There is nothing wrong with this collection, per se, but there’s also nothing very right with it. It’s a perfectly serviceable book, with perfectly serviceable stories–sadly “serviceable” doesn’t exactly make for very memorable reading.
I think my main issue with this book is that I didn’t really see the point to any of its stories. Regardless of their subject matter–and the subject matter does vary, so there’s that–these stories all felt one-note, flat. When I read a short story, I want to feel like there’s a reason that we are following its characters at that particular time in their lives; that is to say, I want the short story to have a narrative reason to exist–why this moment? why these characters at this moment? The problem with Land of Big Numbers is that its stories don’t really address these questions. Characters are introduced, their life events narrated, their relationships highlighted, but none of this comes together to form any sort of cohesive narrative, one with tension or a climax or a sense of significance of some kind. I felt like I was just reading about a sequence of events wherein different things happened to different characters; I didn’t feel like I was reading a story.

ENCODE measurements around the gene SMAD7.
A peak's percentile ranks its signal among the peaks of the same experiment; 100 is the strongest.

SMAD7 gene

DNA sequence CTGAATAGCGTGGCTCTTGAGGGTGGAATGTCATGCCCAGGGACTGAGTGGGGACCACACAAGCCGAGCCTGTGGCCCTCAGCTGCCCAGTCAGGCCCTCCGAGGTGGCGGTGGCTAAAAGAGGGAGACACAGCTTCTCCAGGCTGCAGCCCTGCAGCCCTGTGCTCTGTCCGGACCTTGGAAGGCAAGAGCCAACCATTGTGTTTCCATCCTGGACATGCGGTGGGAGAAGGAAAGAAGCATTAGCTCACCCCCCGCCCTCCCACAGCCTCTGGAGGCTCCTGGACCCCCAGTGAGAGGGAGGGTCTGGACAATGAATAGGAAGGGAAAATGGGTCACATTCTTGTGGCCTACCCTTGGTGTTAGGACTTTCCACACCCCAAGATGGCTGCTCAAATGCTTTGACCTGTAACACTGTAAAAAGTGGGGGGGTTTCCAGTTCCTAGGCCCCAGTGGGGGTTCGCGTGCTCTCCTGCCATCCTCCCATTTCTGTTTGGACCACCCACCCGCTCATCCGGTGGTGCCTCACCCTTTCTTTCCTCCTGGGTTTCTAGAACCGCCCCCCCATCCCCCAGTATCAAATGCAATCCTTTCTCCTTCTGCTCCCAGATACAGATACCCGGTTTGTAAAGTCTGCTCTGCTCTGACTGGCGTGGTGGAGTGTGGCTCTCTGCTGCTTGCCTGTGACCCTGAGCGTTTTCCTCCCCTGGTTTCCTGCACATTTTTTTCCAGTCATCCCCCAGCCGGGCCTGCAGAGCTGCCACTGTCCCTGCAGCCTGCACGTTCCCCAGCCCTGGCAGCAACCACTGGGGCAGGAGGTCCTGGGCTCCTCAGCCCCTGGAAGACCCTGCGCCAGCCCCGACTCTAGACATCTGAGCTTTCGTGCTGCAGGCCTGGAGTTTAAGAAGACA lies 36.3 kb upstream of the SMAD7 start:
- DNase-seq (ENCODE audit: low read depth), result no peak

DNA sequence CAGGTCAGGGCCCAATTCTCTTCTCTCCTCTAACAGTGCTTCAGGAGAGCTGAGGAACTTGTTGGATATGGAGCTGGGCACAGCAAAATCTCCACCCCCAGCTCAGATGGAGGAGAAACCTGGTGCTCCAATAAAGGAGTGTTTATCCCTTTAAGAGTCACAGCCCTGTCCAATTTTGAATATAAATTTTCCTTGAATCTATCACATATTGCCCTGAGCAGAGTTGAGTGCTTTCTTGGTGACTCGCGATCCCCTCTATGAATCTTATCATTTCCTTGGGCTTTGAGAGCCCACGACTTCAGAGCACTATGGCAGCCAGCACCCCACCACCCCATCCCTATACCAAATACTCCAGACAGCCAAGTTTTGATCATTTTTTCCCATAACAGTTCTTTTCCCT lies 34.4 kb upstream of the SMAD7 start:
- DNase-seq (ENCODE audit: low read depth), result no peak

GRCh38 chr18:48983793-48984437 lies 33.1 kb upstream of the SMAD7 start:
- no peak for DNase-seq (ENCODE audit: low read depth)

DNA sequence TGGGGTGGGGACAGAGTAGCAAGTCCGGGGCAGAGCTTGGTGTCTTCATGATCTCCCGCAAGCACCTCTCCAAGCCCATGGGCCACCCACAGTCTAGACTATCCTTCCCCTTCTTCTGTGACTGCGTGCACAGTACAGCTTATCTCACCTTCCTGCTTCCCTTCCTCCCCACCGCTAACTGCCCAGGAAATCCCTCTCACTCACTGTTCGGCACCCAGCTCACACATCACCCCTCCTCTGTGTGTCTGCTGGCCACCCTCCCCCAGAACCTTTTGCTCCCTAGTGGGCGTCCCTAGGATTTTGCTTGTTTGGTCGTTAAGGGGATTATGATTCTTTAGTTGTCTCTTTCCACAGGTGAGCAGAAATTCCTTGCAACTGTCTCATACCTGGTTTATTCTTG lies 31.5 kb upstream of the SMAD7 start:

Thank you so much to Raincoast Books for sending me a review copy of this in exchange for an honest review!